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Thursday, 7 November, 2002, 09:27 GMT
Business fears over political uncertainty
Business leaders in Northern Ireland believe continued peace and political stability are critical to the well-being of the economy, according to a poll carried out for BBC NI's Business Day.
Three quarters of chief executives polled said the collapse of the Good Friday Agreement would weaken business confidence, while a majority warn of job cuts and reduced investment if violence increases.
They also cited peace and political stability as overwhelmingly the most important factors to stimulate the Northern Ireland economy.
In total, 500 chief executives of companies employing more than 10 people were polled for Business Day on Thursday by PriceWaterhouseCoopers.
Business leaders appear to be strong supporters of devolution - with almost 80% saying an assembly was the best option for running the economy - while two thirds also favour closer ties to the Republic of Ireland's economy.
In terms of general business confidence there appears to be some caution about the next 12 months.
However, in the longer term, there seems to be more optimism, with almost 60% of those questioned expecting their business sector to grow over the next five years.
The poll paints a picture of a business community that is very clued in to the political and economic climate in which it is operating.
Some business sectors have clearly been feeling the chill winds of recession, while executives in others, who have perhaps escaped the worst of the downturn, have been reading the gloomy headlines and perhaps reacting to them as much as to the realities of their order books.
The continuing political uncertainty is obviously affecting sentiment as well, and there are signs that those firms which are warning of cutting back on investment and jobs are the very sectors that would be expected to provide the most growth.
Stephen Kingon, managing partner of PriceWaterhouseCoopers, said if direct rule continued indefinitely, the outlook could be bleak.
"The short-term prognosis is that business confidence has dropped again to pretty low levels," he said.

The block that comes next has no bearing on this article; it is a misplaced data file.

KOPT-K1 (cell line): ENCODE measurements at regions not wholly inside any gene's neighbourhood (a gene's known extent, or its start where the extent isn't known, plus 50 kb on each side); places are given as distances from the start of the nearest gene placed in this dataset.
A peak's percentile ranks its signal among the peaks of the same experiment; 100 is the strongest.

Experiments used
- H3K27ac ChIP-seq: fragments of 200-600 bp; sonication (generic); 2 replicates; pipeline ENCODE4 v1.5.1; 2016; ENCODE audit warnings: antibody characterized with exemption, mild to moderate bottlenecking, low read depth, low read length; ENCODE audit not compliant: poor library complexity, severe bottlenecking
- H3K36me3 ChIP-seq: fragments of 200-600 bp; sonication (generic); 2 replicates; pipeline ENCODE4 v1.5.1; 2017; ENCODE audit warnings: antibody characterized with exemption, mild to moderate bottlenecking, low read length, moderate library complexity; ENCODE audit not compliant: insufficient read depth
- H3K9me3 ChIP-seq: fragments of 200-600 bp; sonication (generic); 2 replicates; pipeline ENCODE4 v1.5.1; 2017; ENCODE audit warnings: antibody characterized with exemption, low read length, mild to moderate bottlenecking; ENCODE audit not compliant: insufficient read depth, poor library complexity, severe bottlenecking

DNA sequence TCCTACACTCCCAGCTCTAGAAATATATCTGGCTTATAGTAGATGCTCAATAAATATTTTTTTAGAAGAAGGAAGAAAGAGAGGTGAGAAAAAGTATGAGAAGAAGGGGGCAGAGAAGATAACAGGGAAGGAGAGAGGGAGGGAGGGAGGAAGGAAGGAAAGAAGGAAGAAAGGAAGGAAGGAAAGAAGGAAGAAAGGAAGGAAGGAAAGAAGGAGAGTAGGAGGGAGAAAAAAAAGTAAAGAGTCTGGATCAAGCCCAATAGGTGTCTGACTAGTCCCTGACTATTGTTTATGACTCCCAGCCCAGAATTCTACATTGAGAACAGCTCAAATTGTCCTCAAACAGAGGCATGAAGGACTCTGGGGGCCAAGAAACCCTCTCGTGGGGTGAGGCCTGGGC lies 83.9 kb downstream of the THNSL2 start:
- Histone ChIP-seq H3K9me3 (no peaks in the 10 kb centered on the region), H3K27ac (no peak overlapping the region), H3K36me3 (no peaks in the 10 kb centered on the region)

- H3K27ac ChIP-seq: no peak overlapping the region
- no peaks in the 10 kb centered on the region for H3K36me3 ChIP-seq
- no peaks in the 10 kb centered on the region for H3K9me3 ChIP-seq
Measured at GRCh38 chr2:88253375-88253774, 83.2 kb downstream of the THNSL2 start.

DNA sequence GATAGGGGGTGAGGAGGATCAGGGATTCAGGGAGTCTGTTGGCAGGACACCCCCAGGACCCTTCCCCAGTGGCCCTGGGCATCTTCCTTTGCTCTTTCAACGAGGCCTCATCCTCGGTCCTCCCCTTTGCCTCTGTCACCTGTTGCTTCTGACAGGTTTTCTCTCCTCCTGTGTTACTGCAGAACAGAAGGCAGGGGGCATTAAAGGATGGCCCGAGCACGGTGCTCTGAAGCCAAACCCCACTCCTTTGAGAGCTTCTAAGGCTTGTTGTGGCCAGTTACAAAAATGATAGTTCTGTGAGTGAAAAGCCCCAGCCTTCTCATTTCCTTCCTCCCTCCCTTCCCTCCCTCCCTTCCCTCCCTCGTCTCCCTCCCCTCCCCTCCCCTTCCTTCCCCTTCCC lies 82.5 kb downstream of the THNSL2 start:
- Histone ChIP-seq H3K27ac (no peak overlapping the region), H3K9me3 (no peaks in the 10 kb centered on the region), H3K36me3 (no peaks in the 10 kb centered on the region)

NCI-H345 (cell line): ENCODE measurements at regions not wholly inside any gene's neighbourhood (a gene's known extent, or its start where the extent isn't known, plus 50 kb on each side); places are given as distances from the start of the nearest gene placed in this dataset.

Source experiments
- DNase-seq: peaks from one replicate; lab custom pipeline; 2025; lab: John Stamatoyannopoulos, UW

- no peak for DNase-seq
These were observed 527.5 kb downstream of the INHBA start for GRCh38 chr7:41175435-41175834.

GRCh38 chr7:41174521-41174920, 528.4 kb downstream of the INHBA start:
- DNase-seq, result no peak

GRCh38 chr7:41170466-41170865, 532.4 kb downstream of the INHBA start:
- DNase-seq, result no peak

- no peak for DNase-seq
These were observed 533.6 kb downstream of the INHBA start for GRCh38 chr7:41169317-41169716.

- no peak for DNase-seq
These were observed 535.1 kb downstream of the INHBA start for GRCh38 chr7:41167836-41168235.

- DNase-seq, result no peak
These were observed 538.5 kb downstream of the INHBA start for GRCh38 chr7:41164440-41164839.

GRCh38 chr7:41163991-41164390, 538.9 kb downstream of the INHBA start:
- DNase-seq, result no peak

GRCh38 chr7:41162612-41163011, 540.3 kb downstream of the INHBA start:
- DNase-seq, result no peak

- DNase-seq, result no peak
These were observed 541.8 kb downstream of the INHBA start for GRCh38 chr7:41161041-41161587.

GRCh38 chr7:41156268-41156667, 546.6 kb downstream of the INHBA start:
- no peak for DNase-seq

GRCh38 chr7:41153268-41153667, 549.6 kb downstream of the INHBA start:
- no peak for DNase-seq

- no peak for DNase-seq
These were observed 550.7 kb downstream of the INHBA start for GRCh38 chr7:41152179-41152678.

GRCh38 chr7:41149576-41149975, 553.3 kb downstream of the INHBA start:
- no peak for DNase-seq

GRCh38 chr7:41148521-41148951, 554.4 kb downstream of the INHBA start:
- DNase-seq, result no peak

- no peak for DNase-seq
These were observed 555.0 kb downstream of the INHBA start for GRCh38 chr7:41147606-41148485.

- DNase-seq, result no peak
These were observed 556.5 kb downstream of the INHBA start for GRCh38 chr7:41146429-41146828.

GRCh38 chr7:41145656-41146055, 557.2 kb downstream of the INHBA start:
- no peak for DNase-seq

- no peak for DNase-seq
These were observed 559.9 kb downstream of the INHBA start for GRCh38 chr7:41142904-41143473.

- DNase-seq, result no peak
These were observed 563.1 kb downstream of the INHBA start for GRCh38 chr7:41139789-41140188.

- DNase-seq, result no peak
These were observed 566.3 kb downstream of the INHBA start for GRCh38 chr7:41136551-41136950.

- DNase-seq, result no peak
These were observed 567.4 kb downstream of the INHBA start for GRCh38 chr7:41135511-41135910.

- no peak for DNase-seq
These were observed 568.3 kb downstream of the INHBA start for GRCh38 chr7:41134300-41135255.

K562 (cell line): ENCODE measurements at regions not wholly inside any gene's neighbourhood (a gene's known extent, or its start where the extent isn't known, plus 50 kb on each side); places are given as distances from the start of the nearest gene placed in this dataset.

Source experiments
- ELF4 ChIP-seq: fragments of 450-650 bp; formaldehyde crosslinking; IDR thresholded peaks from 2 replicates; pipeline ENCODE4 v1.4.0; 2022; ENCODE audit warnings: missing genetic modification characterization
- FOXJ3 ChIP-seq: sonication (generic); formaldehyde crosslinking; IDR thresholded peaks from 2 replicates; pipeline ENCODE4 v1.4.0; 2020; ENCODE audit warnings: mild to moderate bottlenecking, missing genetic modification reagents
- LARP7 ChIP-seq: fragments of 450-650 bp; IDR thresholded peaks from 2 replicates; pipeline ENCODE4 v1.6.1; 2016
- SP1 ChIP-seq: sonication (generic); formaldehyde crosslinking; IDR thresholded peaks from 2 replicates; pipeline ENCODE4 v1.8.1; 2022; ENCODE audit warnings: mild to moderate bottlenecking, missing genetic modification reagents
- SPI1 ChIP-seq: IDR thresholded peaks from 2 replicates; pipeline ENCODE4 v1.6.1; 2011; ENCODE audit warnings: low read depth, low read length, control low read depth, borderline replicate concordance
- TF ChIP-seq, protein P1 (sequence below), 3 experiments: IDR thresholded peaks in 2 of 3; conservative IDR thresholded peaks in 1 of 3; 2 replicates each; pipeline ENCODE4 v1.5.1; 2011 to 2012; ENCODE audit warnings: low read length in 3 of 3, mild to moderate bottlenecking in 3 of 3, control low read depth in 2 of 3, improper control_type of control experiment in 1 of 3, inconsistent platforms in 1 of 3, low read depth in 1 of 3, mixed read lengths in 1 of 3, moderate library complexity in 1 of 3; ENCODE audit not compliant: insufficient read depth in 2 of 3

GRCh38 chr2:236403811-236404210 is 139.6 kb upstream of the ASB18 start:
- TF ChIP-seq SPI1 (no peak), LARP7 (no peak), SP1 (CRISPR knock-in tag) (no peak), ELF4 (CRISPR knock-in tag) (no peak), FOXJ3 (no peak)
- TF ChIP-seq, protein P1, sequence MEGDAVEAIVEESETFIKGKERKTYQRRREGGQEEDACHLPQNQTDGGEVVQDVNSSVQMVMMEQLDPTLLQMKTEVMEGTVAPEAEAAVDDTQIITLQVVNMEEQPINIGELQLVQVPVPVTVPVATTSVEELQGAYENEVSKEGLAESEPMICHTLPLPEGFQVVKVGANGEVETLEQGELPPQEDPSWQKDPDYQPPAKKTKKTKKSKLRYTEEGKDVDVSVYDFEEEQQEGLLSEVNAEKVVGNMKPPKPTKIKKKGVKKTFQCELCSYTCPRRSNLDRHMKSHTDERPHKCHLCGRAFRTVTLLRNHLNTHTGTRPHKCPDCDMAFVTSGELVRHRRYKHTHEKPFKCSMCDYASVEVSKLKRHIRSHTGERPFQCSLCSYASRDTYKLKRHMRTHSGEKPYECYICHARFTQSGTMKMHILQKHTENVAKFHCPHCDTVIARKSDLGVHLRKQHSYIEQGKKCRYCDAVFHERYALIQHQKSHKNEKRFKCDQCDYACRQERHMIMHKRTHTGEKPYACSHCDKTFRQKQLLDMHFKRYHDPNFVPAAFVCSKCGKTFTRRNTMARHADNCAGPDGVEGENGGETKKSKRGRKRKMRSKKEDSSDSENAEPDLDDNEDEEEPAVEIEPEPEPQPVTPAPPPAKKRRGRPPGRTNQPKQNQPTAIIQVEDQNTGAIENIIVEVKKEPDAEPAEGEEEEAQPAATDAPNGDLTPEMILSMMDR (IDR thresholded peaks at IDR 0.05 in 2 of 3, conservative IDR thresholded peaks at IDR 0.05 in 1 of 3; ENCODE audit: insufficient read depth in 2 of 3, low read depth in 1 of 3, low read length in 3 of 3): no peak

"Chief executives have indicated that that will manifest itself in deferring investment rather than cancelling it.
"But it will also impact on job closures and redundancies."
But what is at least encouraging in the survey is that most businesses do see an end to current difficulties, and expect growth in the medium term.
When it comes to business-related issues that affect firms' performance there is overwhelming support for the idea of letting businesses keep more of their profits instead of giving them grants, something that may give local policymakers food for thought.
While 70% of chief executives believe the education system provides them with recruits that have good educational qualifications, there is one worrying outcome.
Almost half of companies say that the education system is not providing recruits with some of the "business-ready" skills they need such as communication and team working.
Direct rule disappointment
Denis Rooney, a chartered surveyor and chairman of the Institute of Directors said the results of the survey tallied with his experience.
"Every time we deliberate on what needs to be done for the economy, peace and stability is number one on the list," he said on BBC Radio Ulster.
Businesswoman Teresa Townsley, a former member of the Industrial Development Board said: "There is good business recovery at the moment, but it is fragile. We need a good political process to maintain that stability and grow the economy."
She added that business leaders were dismayed to see devolution suspended last month because of the latest political crisis.
"If you have a local minister they are aware of the local issues and what is happening on the ground. You are not being looked after from a distance," she said.
Mr Rooney agreed that business had "preferred the devolution experience" over direct rule from Westminster.
"The access to the decision-making process through the ministers was much greater and business felt more involved in that process," he said.
On BBC NI's Business Day on Thursday, you can have your say on this crucial question.
You can vote by phone, text or e-mail - call 08000 322262 to register a vote by phone.
Alternatively, call 07764 355 202 to text your vote, or e-mail it to firstname.lastname@example.org
Phone and text lines open at 1700 GMT on Thursday and the results will be announced live on It's Your Business on BBC One Northern Ireland television that night.
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